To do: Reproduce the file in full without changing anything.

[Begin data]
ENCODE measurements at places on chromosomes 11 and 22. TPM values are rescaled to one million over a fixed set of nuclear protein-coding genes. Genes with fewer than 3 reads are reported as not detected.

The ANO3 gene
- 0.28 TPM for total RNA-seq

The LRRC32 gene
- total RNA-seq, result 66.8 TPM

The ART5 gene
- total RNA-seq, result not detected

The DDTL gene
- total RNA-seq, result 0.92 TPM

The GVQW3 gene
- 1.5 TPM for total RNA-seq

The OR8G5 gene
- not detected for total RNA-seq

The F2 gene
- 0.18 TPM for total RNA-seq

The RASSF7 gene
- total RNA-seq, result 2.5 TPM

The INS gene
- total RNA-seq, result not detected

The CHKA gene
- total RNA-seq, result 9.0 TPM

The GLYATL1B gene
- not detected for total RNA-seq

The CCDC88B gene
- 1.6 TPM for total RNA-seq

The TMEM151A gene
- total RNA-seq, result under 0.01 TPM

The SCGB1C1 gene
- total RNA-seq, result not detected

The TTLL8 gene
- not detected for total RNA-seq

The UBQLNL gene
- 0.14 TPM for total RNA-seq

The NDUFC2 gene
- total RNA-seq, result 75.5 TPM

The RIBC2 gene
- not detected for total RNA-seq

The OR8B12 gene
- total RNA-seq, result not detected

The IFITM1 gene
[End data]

ENCODE measurements at places on chromosomes 11 and 22. TPM values are rescaled to one million over a fixed set of nuclear protein-coding genes. Genes with fewer than 3 reads are reported as not detected.

The ANO3 gene
- 0.28 TPM for total RNA-seq

The LRRC32 gene
- total RNA-seq, result 66.8 TPM

The ART5 gene
- total RNA-seq, result not detected

The DDTL gene
- total RNA-seq, result 0.92 TPM

The GVQW3 gene
- 1.5 TPM for total RNA-seq

The OR8G5 gene
- not detected for total RNA-seq

The F2 gene
- 0.18 TPM for total RNA-seq

The RASSF7 gene
- total RNA-seq, result 2.5 TPM

The INS gene
- total RNA-seq, result not detected

The CHKA gene
- total RNA-seq, result 9.0 TPM

The GLYATL1B gene
- not detected for total RNA-seq

The CCDC88B gene
- 1.6 TPM for total RNA-seq

The TMEM151A gene
- total RNA-seq, result under 0.01 TPM

The SCGB1C1 gene
- total RNA-seq, result not detected

The TTLL8 gene
- not detected for total RNA-seq

The UBQLNL gene
- 0.14 TPM for total RNA-seq

The NDUFC2 gene
- total RNA-seq, result 75.5 TPM

The RIBC2 gene
- not detected for total RNA-seq

The OR8B12 gene
- total RNA-seq, result not detected

The IFITM1 gene